The technical name of it, despite Airbus marketing team effords, is winglet.

The name they choose to market it, does not change that fact.

Technical name or not, it's okay to refer to a product by a brand name. A good example that comes to mind is Kleenex. People say "Hand me a Kleenex" more often than "hand me a tissue". Neither is wrong unless you are only interested in splitting hairs.
 
N1120A
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RE: United And The Sharklet

Sat May 28, 2016 4:10 pm

If United's purchases of used A319s include newer ones, I'd imagine sharklets will be on the table.

Quoting jolau1701 (Reply 15):
Winglets go up, Sharklets go down. That's how I tell them apart (unless I'm wrong)

They both go up. You are thinking of the split scimitar on the 737.

Quoting jetmatt777 (Reply 19):
Technical name or not, it's okay to refer to a product by a brand name. A good example that comes to mind is Kleenex. People say "Hand me a Kleenex" more often than "hand me a tissue". Neither is wrong unless you are only interested in splitting hairs.

That is for a genericized trademark. The name winglet has been used for decades, including on Airbus planes.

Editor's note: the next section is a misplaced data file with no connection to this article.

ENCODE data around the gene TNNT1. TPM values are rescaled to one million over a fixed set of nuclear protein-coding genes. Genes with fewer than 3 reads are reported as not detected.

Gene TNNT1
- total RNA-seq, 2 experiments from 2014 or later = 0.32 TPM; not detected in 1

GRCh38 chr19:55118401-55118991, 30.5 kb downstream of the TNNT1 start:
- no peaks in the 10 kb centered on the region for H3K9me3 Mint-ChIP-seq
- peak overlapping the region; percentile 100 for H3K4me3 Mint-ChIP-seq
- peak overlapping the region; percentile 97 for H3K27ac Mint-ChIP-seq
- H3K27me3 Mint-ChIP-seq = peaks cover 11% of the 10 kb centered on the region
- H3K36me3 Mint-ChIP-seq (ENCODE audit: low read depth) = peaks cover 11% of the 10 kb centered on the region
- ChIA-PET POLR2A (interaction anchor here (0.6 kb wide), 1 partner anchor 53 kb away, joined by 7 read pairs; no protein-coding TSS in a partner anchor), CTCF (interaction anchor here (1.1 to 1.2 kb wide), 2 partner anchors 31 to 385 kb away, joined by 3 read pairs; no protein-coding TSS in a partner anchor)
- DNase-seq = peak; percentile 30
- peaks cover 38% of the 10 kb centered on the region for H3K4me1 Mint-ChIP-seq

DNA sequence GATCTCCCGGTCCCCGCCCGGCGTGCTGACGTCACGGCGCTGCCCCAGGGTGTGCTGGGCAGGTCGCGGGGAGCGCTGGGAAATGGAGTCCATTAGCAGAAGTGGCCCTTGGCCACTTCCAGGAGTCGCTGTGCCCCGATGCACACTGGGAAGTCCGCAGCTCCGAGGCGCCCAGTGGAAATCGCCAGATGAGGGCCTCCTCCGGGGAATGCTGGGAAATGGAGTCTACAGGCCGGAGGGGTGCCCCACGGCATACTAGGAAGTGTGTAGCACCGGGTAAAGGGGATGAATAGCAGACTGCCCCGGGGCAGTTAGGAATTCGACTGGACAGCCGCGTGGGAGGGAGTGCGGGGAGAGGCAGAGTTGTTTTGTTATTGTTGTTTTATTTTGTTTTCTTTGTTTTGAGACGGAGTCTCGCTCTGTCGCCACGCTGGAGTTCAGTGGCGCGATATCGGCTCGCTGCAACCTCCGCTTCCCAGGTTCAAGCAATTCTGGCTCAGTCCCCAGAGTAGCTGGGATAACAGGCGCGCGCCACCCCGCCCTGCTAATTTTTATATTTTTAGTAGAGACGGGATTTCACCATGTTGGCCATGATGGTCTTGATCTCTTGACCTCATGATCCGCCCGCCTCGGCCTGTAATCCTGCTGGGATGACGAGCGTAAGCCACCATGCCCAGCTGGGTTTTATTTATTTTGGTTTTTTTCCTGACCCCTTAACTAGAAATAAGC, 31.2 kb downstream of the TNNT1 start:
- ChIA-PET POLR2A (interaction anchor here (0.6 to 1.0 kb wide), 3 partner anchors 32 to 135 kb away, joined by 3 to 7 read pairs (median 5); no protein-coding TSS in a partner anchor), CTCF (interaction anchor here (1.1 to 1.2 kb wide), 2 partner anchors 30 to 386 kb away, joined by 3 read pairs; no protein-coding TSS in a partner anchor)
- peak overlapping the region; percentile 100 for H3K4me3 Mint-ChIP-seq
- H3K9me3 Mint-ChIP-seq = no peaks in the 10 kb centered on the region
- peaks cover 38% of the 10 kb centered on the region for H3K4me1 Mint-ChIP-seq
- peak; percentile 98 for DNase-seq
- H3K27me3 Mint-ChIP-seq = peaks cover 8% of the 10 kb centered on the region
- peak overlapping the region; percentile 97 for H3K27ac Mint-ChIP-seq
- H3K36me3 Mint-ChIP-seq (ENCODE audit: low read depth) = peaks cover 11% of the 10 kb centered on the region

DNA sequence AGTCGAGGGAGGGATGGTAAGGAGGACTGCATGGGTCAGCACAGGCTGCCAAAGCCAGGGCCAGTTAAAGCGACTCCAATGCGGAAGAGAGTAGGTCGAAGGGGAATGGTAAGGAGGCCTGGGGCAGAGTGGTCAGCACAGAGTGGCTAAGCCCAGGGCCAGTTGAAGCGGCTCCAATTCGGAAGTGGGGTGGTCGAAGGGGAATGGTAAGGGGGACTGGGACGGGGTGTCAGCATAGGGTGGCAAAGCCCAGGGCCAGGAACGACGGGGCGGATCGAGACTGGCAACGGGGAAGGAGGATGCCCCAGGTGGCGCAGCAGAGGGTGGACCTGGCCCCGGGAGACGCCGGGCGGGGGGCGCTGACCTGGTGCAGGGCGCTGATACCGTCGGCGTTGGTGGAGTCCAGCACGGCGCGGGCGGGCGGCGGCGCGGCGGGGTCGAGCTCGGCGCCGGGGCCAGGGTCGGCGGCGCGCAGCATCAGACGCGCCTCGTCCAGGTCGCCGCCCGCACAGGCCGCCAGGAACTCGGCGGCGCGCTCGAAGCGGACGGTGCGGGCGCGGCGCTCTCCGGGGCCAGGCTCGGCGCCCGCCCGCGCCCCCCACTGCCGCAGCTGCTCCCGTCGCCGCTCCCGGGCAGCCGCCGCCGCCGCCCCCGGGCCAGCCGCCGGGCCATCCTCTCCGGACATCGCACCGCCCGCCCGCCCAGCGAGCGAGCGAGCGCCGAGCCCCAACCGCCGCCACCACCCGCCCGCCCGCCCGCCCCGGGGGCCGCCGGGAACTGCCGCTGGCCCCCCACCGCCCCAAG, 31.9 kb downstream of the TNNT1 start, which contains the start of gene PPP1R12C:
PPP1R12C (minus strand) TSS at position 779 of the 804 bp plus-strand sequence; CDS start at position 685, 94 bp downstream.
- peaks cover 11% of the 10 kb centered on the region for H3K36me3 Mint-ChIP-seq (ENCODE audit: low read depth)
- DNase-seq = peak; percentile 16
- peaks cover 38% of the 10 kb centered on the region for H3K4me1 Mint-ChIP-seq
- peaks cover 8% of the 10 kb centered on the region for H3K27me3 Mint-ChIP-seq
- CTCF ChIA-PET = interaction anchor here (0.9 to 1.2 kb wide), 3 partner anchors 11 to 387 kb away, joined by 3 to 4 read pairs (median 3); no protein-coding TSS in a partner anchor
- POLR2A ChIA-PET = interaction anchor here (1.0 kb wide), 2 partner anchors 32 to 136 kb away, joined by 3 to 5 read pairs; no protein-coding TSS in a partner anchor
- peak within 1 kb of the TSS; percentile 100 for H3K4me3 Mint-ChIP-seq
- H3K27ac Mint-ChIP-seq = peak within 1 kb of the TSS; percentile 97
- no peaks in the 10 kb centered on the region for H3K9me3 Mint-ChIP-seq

Mangeons les French fries, mais surtout pratiquons avec fierte le French kiss
 
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DocLightning
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RE: United And The Sharklet

Sat May 28, 2016 6:10 pm

Quoting N1120A (Reply 20):

That is for a genericized trademark. The name winglet has been used for decades, including on Airbus planes.

If you want to be really pedantic, it is a non-planar wingtip device consisting of an upward wing-like element.

Airbus calls them "Sharklets."

In any event, most of UA's A320s are not in any way eligible for the modification. The few that are would require the wingtip to be sawed off, extensive strengthening applied, and then the new Sharklet to be attached. Given the age of these aircraft and given that UA has just made a huge narrowbody order, I can't imagine that they consider this to be worth 1) the aircraft downtime and 2) the cost of the modification.

[Edited 2016-05-28 11:16:09]
-Doc Lightning-

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IPFreely
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RE: United And The Sharklet

Sat May 28, 2016 6:10 pm

Quoting s.p.a.s. (Reply 18):

The technical name of it, despite Airbus marketing team effords, is winglet.

The name they choose to market it, does not change that fact.

So one arbitrary made-up name is correct and another arbitrary made-up name is wrong? That's rich.
 
caljn
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RE: United And The Sharklet

Sat May 28, 2016 7:03 pm

Quoting IPFreely (Reply 22):
So one arbitrary made-up name is correct and another arbitrary made-up name is wrong? That's rich.

Ok then, from this day forward I shall refer to wings as flying surfboards...and flout conventional parlance.
 
prebennorholm